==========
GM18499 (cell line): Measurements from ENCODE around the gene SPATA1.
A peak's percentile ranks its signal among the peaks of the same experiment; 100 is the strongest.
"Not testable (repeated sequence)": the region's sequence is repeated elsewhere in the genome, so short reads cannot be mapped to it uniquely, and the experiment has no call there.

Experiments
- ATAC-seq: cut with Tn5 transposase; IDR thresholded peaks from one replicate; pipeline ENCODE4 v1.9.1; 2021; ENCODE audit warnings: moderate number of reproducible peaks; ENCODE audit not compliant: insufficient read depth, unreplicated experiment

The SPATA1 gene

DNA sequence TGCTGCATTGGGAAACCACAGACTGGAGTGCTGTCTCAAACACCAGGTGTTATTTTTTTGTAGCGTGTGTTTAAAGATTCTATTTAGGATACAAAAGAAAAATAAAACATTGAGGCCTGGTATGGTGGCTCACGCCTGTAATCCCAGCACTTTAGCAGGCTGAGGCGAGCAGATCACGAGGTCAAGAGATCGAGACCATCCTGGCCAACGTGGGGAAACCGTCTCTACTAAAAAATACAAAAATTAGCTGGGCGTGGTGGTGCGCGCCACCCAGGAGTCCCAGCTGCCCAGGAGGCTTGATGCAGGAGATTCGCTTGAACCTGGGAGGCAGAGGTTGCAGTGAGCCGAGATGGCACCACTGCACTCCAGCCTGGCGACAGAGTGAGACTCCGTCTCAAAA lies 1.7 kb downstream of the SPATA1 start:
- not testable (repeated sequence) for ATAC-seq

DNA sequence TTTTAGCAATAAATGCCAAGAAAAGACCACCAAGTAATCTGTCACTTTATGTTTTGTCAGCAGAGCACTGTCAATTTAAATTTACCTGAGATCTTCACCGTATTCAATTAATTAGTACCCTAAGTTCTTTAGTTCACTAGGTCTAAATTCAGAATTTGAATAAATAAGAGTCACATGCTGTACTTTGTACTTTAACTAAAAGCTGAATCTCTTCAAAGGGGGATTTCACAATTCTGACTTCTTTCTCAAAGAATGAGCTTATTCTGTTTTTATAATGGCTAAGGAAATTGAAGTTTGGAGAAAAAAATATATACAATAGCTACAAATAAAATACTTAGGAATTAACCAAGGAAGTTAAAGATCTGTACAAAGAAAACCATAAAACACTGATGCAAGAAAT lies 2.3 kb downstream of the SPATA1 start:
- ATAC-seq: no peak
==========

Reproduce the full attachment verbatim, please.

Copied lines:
GM18499 (cell line): Measurements from ENCODE around the gene SPATA1.
A peak's percentile ranks its signal among the peaks of the same experiment; 100 is the strongest.
"Not testable (repeated sequence)": the region's sequence is repeated elsewhere in the genome, so short reads cannot be mapped to it uniquely, and the experiment has no call there.

Experiments
- ATAC-seq: cut with Tn5 transposase; IDR thresholded peaks from one replicate; pipeline ENCODE4 v1.9.1; 2021; ENCODE audit warnings: moderate number of reproducible peaks; ENCODE audit not compliant: insufficient read depth, unreplicated experiment

The SPATA1 gene

DNA sequence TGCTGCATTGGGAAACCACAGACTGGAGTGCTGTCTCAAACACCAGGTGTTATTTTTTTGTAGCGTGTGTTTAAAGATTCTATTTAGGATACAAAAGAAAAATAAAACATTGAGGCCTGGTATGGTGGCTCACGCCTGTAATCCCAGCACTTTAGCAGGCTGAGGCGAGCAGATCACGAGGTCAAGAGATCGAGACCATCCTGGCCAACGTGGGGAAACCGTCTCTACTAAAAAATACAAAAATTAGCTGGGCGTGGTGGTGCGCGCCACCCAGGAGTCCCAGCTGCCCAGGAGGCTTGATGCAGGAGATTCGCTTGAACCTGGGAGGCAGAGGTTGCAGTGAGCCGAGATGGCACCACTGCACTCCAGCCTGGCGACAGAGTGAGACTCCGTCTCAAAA lies 1.7 kb downstream of the SPATA1 start:
- not testable (repeated sequence) for ATAC-seq

DNA sequence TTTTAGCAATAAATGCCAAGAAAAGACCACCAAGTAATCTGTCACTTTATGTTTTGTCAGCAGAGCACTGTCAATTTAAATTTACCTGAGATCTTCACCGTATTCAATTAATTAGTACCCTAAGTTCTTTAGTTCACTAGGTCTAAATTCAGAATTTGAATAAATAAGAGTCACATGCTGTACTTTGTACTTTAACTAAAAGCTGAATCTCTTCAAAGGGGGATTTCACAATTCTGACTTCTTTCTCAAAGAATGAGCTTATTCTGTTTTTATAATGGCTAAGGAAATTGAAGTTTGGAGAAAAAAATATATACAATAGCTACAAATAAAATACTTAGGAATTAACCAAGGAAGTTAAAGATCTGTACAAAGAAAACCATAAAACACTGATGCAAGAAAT lies 2.3 kb downstream of the SPATA1 start:
- ATAC-seq: no peak